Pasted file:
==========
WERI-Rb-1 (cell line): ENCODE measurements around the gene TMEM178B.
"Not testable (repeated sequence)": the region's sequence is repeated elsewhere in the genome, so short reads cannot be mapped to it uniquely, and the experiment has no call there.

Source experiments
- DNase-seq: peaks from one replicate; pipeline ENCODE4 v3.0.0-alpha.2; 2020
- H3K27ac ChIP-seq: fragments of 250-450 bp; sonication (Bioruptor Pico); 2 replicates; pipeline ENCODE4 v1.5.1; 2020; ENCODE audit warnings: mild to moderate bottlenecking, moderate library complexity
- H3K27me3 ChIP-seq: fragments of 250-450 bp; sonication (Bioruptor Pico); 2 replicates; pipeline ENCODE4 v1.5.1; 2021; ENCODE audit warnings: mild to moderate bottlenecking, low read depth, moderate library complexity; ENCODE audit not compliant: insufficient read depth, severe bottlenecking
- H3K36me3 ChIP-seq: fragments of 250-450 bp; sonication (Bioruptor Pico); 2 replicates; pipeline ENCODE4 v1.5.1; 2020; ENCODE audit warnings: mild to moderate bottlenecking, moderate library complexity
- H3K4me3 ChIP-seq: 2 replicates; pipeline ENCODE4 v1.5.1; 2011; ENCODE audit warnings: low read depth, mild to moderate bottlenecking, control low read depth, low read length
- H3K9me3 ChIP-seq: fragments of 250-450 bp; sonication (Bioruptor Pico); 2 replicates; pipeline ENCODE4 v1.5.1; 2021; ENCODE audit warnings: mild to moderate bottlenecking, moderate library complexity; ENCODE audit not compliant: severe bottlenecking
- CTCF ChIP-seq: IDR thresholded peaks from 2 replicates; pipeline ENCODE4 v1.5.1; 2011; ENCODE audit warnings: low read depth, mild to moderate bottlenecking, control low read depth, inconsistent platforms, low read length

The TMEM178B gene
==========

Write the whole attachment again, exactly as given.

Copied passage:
WERI-Rb-1 (cell line): ENCODE measurements around the gene TMEM178B.
"Not testable (repeated sequence)": the region's sequence is repeated elsewhere in the genome, so short reads cannot be mapped to it uniquely, and the experiment has no call there.

Source experiments
- DNase-seq: peaks from one replicate; pipeline ENCODE4 v3.0.0-alpha.2; 2020
- H3K27ac ChIP-seq: fragments of 250-450 bp; sonication (Bioruptor Pico); 2 replicates; pipeline ENCODE4 v1.5.1; 2020; ENCODE audit warnings: mild to moderate bottlenecking, moderate library complexity
- H3K27me3 ChIP-seq: fragments of 250-450 bp; sonication (Bioruptor Pico); 2 replicates; pipeline ENCODE4 v1.5.1; 2021; ENCODE audit warnings: mild to moderate bottlenecking, low read depth, moderate library complexity; ENCODE audit not compliant: insufficient read depth, severe bottlenecking
- H3K36me3 ChIP-seq: fragments of 250-450 bp; sonication (Bioruptor Pico); 2 replicates; pipeline ENCODE4 v1.5.1; 2020; ENCODE audit warnings: mild to moderate bottlenecking, moderate library complexity
- H3K4me3 ChIP-seq: 2 replicates; pipeline ENCODE4 v1.5.1; 2011; ENCODE audit warnings: low read depth, mild to moderate bottlenecking, control low read depth, low read length
- H3K9me3 ChIP-seq: fragments of 250-450 bp; sonication (Bioruptor Pico); 2 replicates; pipeline ENCODE4 v1.5.1; 2021; ENCODE audit warnings: mild to moderate bottlenecking, moderate library complexity; ENCODE audit not compliant: severe bottlenecking
- CTCF ChIP-seq: IDR thresholded peaks from 2 replicates; pipeline ENCODE4 v1.5.1; 2011; ENCODE audit warnings: low read depth, mild to moderate bottlenecking, control low read depth, inconsistent platforms, low read length

The TMEM178B gene